The Indian Coast Guards Chetak helicopter was carrying out a sortie near Murud Janjira on Saturday when all of a sudden its engine stopped at an altitude of 400 feet over the sea.
The chopper, from its Mumbai base, was flying with four passengers, including deputy commandant Balwinder Singh, assistant commandant Penny Choudhary and two divers Sandeep and Baljeet. With the chopper freezing over the sea at a very low altitude, pilot Balwinder Singh showed great courage and presence of mind which helped in not only saving the important national asset in the Chetak helicopter but also the precious lives of three fellow passengers in the chopper, a coast guard official said.
When the engine shut mid air, Balwinder used the rotors movement to glide the chopper towards the shore to prevent it from falling in the sea and prevent it from drowning in water, the official added.
The pilot tried to land the chopper on the sandy part of the beach but could not and the chopper landed on a rocky patch on Nadagram beach.
Officials said due to the pilots glided landing, the air frame and both the rotors of the chopper did not undergo much damage and can be used by the force after carrying out minor repairs such as oil leakage that has been detected from some part of it.
Officials said though the pilot joined the Coast Guard only around six years ago in December 2011, he is considered to be a veteran in flying choppers.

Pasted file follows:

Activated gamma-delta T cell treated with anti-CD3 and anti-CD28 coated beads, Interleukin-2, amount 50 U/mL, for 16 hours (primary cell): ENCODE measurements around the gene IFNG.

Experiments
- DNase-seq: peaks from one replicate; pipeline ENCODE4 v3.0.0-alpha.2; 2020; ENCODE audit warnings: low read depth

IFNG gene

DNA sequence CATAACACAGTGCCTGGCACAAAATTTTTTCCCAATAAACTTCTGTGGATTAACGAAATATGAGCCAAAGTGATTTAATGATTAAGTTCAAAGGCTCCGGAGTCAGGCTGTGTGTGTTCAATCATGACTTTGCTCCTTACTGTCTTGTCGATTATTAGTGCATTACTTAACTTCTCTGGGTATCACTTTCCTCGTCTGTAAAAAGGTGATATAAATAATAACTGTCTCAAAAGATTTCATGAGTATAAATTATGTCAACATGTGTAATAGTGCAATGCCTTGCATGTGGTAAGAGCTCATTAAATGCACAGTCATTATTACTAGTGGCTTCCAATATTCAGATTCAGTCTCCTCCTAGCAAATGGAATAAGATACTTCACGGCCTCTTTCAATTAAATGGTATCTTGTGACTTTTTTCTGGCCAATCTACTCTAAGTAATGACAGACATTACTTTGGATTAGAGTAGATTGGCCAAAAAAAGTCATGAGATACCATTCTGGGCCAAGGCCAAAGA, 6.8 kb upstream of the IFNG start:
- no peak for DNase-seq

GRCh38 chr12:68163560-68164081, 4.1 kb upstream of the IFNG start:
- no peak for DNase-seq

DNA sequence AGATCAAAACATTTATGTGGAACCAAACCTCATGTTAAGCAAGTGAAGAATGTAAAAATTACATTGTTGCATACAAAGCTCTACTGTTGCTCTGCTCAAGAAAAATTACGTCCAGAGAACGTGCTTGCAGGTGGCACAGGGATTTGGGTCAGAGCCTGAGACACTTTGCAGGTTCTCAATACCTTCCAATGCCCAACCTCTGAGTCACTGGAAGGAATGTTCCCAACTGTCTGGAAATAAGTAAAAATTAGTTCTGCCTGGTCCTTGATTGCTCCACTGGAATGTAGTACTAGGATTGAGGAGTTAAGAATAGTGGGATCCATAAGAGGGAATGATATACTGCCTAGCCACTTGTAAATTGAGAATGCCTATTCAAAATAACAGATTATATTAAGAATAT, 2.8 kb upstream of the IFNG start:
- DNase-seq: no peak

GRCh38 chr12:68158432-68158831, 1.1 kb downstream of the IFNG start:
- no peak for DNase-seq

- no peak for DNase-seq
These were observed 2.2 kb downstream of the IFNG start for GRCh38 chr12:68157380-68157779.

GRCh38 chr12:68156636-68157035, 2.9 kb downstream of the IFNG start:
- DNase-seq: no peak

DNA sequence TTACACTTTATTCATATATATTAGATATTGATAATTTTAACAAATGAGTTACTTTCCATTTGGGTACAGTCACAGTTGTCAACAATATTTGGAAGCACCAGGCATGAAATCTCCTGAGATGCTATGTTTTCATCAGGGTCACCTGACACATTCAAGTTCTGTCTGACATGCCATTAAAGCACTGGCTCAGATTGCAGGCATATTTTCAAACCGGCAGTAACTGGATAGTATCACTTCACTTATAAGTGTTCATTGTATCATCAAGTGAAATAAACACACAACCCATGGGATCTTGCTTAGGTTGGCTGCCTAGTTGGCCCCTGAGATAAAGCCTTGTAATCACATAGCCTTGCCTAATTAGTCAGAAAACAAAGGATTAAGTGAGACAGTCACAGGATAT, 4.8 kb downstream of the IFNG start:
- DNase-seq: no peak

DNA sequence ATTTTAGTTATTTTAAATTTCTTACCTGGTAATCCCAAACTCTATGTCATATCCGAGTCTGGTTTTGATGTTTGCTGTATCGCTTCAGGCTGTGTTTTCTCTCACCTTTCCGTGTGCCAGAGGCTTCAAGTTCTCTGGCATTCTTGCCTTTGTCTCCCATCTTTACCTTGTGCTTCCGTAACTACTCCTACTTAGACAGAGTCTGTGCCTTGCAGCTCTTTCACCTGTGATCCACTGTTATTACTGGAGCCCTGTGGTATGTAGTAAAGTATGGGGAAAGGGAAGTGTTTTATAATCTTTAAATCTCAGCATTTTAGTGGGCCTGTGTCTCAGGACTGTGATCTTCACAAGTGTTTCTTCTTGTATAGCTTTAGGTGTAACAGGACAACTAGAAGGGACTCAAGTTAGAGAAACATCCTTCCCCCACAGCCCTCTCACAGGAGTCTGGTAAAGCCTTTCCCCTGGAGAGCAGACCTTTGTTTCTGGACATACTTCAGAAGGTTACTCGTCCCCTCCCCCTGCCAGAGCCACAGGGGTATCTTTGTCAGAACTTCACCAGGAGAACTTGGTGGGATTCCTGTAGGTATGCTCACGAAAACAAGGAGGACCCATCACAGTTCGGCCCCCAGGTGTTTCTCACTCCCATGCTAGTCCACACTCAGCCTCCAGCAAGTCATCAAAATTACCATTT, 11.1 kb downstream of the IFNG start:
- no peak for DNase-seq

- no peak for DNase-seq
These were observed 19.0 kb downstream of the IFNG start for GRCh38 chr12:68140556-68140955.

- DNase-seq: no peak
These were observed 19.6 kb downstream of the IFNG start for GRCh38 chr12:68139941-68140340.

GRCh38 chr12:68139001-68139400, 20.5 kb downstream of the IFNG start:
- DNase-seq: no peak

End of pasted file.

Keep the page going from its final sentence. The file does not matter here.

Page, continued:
Soon after landing safely, the four air crew waited for sometime inside the chopper as the rotor was still moving outside. Officials said as per reports, copilot Penny Chaudhary was the first person to have disembarked from the chopper but she was hit on her helmet by the rotor blade which was moving slowly.
The lady pilot, who also helped her senior land the chopper safely, fell down after bring hit on the rocky surface and suffered injuries on her head. She is undergoing treatment at INHS Ashwini hospital.
The main pilot and the two divers are also under observation at the hospital where they are being monitored for any injuries or shockrelated issues.
Meanwhile, the Coast Guard and the helicopters licensed manufacturer in India HAL have started investigations into the mishap to ascertain how the engine could shut down in the middle of a flight.
An official said the helicopter is being shifted by the Coast Guard to its air enclave in Daman where a team of HAL engineers and technicians would carry out the required checks before giving it permission to resume operational flying.
The Indian Coast Guard has a fleet of only 19 Chetak helicopters which are used for quick search and rescue operations along the countrys coastline and island territories.
The force also uses the indigenous twinengined ALH Dhruv choppers which are getting inducted in service in substantial numbers as 16 of them would join the force.